A visitor to our school recently remarked, "They take such good care of each other!" I loved her observation because helping to build compassionate people is one of the goals of our school, and I was so glad that she could see it at work. We want our children to be kind, an active process that requires them to put themselves in the shoes of their classmates. We work on apologizing for our missteps, taking responsibility for our actions, and de-escalating tense situations. It's a tricky set of skills to assess except through careful observation. Our teachers are with our students throughout the day during academic times, recess, and lunch. We have the luxury of watching those skills build and jumping in with a little support when it's needed.
Rachel's PreK Reflections
We are seeing so many beautiful things happen at this point in our Preschool--skills starting to blossom, longer passages of poems and songs being recited by the children, and attention spans lengthening! We've practiced learning how to sit and listen through many activities, including listening to and taking turns telling stories. There are activities available to continue practicing this skill which the children can choose during their "work" time in the classroom, and we see them choose these activities regularly. This week, we reached our ultimate goal on this topic: listening respectfully to others for even longer periods of time. "Show and Tell" is what we've been using all week to celebrate (and practice) this accomplishment, and the children have enjoyed both sharing their special item/skill/story with the classroom and listening to their classmates share theirs! As their teacher, I've also enjoyed learning about all of the special things in their lives.
I gave my math students a test at the beginning of the year to check on their current knowledge, and it was a useful tool to see what they could accomplish independently after a summer's break from school. We use other specific assessment tools, but much of our assessment happens during the daily workings of the classroom. For our Spanish café this week, each child counted out money to spend. I listened, watched, and supported the process of counting the money. Our youngest students were working on counting out 20 pennies. Our older students were using pennies, nickels, dimes, and quarters to make a dollar. I could see who knew the values of the coins, who needed help counting by 5's, and who needs to work on the numbers in the teens. There wasn't a worksheet, and they might even tell you they were playing, but there was important math happening. We use this same sort of embedded assessment throughout our day. During writing workshop, I notice who has grasped my lesson on using periods and who could use a different explanation. I ask children to explain to me how they can build a curving set of stairs and listen carefully to their words to see if they are using words that reflect our conversation about forces. Each of these observations and conversations informs and shapes my next set of lessons.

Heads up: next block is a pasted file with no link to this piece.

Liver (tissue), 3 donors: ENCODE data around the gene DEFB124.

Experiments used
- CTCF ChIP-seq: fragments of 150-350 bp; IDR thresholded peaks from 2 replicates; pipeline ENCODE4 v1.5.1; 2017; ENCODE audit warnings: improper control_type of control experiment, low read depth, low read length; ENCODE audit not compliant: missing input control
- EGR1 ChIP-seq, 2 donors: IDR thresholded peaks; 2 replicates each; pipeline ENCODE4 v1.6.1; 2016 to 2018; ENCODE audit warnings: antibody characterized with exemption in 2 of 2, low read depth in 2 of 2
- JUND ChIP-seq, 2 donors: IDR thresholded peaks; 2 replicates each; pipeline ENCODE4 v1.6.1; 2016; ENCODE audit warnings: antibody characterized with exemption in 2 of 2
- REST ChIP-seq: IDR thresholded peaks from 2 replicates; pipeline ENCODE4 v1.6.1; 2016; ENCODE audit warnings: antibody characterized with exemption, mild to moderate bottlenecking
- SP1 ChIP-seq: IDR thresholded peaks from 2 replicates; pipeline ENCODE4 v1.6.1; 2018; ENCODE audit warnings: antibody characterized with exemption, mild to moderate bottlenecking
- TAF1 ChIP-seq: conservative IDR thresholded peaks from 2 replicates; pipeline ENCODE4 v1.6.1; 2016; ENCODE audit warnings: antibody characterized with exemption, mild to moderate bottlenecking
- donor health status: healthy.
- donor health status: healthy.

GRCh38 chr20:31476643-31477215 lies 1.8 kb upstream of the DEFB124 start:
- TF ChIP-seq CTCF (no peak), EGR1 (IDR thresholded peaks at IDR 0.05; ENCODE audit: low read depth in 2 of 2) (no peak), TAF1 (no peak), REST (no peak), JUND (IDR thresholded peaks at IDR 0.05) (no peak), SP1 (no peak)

Our Theme: Physics
What's the tallest structure you can build with playdough and toothpicks? Can you make a bridge with those materials? Can you make a cantilever? How much weight can it hold? Our children have been experimenting with different building materials during choice time to grapple with all of these questions.
This past week included a series of experiments with ramps. We looked to see how fast cars went down ramps at different angles. We also hypothesized how changing the surface of a ramp would impact a car's speed. Ask your child if the plain wood, sandpaper, or felt covered surface made for the fastest ride. We watched a car hit various objects at the bottom of the ramp and predicted what would happen each time. Students noticed that heavier objects didn't move as far, that some of the moving energy of the car turned into sound energy when it crashed, and that the car sometimes moved backwards. They came up with questions to test in the future, and we'll be experimenting more in the weeks to come.